April 15th is Approaching: How to Get Ready for the Tax Man

by | BiggerPockets.com

There are less than two months until the big day.  Do not wait until April 14 to get all of your 2012 real estate books and records in the mail.  You should have started January 1 of last year so you were ready to do your taxes on January 1 of this year.  However, if you have been throwing all your receipts in a box, there is still time to get organized with your tax returns.

It always amazes me how many small landlords run their business through their personal checking account.  The rent check is tossed in with the car payment, their paycheck, the grocery bills, and that trip to the Pat Boone show.  Go to the bank and open a separate business checking account.  You can open a free checking account at most banks (even at the same bank that has your personal account).  Run all of your business expenses through this new account.  In the event that you have a supply or repair that you pay for with your personal credit card or cash, write yourself a check out of your business checking account.  Record the business expense in a spreadsheet (at a minimum make a note in memo line of the check for what the check covered) and save the receipt.

Document Your Cashflows

You are not running a not-for-profit here, so make sure you document all your cash flows.  The business checking account will allow you to easily reconcile your revenues and expenses for your property.  You should also be keeping a spreadsheet that coincides with your bank statements to allow for further detail in your revenues and expenses.  Make sure you include all your expenses for the unit including travel (this is often overlooked by landlords), as well as cleaning supplies, association fees and other less obvious costs.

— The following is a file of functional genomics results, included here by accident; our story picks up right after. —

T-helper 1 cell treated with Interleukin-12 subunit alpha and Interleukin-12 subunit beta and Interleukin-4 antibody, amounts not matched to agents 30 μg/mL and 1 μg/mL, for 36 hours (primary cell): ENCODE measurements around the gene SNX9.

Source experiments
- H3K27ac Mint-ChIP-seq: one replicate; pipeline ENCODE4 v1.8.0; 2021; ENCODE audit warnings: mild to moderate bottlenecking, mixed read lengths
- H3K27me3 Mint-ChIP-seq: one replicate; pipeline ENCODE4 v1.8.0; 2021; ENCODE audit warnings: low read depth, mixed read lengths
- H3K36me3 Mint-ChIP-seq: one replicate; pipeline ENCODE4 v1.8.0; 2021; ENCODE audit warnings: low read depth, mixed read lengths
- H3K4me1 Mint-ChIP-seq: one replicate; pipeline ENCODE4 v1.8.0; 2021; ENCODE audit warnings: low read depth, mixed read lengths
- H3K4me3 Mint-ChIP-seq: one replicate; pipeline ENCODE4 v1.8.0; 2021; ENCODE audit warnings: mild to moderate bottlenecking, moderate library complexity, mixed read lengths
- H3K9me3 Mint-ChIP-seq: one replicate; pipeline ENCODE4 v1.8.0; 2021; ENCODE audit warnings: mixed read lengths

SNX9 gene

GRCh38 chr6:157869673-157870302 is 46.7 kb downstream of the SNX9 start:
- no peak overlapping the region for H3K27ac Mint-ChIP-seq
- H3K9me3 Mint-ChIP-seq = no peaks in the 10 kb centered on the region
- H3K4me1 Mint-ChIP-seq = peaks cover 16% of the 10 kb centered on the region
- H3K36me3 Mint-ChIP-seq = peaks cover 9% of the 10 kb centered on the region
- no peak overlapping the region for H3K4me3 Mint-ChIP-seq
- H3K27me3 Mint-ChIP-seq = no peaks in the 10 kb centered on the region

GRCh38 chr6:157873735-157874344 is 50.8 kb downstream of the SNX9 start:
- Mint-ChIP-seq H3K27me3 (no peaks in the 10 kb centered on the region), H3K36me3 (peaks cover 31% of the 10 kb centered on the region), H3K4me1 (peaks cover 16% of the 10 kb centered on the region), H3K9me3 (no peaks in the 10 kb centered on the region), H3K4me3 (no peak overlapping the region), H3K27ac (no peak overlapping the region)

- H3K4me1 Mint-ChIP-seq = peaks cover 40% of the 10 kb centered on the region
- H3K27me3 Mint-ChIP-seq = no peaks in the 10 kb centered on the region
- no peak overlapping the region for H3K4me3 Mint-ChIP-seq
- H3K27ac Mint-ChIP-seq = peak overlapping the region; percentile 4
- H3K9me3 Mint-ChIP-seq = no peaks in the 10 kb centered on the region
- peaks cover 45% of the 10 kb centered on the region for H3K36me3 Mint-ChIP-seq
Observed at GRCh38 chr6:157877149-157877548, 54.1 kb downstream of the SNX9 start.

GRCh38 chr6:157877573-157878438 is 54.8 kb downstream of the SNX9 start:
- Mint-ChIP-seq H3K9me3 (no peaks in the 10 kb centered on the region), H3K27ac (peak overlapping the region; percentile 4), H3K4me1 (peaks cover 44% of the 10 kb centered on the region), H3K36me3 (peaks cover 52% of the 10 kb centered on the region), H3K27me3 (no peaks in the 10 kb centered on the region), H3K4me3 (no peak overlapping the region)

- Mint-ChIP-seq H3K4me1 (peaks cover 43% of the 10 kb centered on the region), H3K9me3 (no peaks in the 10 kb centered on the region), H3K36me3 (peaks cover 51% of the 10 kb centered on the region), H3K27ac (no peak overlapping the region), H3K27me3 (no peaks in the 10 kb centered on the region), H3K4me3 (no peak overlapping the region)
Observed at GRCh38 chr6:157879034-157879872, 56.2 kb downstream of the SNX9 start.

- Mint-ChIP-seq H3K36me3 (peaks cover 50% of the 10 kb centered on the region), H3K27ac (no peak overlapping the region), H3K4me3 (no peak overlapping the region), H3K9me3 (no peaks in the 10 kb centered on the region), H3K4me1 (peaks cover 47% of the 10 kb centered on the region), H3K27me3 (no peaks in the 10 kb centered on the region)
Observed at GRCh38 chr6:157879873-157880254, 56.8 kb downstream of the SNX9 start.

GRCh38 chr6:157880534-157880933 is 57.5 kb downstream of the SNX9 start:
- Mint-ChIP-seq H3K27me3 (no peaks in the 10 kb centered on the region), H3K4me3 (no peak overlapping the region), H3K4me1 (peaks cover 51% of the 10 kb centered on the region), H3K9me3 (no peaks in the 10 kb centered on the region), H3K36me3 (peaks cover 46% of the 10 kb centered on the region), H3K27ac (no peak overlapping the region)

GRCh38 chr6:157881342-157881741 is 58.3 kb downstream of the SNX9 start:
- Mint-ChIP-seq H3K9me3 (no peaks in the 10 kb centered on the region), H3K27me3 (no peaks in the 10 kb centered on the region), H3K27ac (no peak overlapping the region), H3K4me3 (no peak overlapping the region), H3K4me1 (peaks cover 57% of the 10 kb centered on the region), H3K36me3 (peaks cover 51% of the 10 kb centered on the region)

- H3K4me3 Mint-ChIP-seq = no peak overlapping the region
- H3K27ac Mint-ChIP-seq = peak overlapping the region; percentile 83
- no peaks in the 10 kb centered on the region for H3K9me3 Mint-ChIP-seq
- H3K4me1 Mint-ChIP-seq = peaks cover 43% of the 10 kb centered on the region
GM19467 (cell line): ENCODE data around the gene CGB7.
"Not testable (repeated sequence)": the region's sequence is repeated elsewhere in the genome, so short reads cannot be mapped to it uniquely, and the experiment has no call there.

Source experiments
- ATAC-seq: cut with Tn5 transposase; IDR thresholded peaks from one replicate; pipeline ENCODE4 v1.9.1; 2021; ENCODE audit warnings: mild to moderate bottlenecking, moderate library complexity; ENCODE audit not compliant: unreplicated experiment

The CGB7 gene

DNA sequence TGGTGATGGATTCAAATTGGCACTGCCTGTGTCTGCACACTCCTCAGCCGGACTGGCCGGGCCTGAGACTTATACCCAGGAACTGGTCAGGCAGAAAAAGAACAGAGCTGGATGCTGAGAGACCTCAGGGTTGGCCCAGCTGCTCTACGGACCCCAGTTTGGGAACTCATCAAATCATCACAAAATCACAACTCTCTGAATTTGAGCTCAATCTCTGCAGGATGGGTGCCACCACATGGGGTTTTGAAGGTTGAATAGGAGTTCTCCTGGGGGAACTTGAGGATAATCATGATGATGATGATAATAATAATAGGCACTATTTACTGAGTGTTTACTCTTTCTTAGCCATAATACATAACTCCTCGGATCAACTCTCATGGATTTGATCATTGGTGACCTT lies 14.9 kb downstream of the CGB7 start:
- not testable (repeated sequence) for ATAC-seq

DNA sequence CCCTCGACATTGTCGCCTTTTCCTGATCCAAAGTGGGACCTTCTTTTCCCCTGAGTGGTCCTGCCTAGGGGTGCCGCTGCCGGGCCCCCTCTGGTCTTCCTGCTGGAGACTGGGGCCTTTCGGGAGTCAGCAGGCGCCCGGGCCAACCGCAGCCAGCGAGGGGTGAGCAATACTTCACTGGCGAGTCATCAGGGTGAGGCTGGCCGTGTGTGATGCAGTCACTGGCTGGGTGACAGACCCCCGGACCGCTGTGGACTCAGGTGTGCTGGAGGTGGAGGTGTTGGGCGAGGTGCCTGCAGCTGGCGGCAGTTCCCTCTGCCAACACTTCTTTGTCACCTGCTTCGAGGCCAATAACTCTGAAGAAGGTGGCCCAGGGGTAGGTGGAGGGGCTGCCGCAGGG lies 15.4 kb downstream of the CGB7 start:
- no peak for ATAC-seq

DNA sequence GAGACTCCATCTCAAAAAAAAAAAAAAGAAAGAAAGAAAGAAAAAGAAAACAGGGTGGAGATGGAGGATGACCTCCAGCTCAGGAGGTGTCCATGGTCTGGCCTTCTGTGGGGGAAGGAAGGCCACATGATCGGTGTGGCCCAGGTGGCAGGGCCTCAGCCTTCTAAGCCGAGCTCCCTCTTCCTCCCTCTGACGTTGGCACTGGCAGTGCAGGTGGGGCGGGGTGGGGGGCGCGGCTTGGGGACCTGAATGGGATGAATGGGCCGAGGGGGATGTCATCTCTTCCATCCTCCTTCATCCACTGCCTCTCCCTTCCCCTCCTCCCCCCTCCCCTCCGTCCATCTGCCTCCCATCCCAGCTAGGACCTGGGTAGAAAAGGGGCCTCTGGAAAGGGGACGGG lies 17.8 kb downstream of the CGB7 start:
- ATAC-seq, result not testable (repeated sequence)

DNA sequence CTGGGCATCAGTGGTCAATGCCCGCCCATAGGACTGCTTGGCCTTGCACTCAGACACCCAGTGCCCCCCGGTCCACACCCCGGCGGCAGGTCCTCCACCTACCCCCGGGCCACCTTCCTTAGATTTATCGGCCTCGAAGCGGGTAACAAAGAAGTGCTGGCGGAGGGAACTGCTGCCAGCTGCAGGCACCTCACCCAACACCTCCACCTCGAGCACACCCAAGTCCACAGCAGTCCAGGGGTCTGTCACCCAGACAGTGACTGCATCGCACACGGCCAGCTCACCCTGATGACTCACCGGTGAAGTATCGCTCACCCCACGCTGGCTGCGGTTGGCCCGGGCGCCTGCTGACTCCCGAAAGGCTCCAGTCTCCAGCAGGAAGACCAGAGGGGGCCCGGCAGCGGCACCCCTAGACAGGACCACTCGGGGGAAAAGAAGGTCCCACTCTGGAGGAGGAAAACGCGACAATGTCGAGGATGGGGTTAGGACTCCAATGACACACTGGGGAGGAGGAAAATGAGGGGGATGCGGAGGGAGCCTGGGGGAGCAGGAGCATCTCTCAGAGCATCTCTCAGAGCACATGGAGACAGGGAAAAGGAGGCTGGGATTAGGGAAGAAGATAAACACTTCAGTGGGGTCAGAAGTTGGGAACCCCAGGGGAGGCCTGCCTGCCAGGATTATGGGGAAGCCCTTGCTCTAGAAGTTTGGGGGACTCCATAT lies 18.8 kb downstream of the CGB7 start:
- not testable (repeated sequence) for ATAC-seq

I categorize all my expenses based on the Schedule E form.  This way when you sit down with your accountant, it will make everyone’s life easier.

Find a Reputable CPA

Prior to owning rental property, you may have done your own taxes with TurboTax or the old pen and paper method.  Now that you are in the world of depreciation schedules, establishing a cost basis, carry-over losses, and other real estate accounting issues, do yourself a favor and get an accountant.  It is money well spent (and their fee is a deduction too).  My CPA, who is also a Certified Financial Planner (CFP), specializes in individual and small business returns.  This guy can figure out the depreciation schedule on that AC system I installed last year before I can Google “depreciation.”  In addition to having your taxes done accurately and timely, a good CPA/CFP will point out other ways you can save/invest money (e.g. ROTH IRA, helping you with your Keogh Plan, or making suggestions for investing outside of real estate).

Here is one way to find an accountant (if you are a prison guard:)

When you sit down with your accountant have as many of your revenue and expense numbers as organized as possible.  Your accountant is not a secretary, so do not plan to drop a garbage bag of receipts and bank statements on his desk and say, “you figure it out.”  If you treat him as one, he will still bill you as a CPA.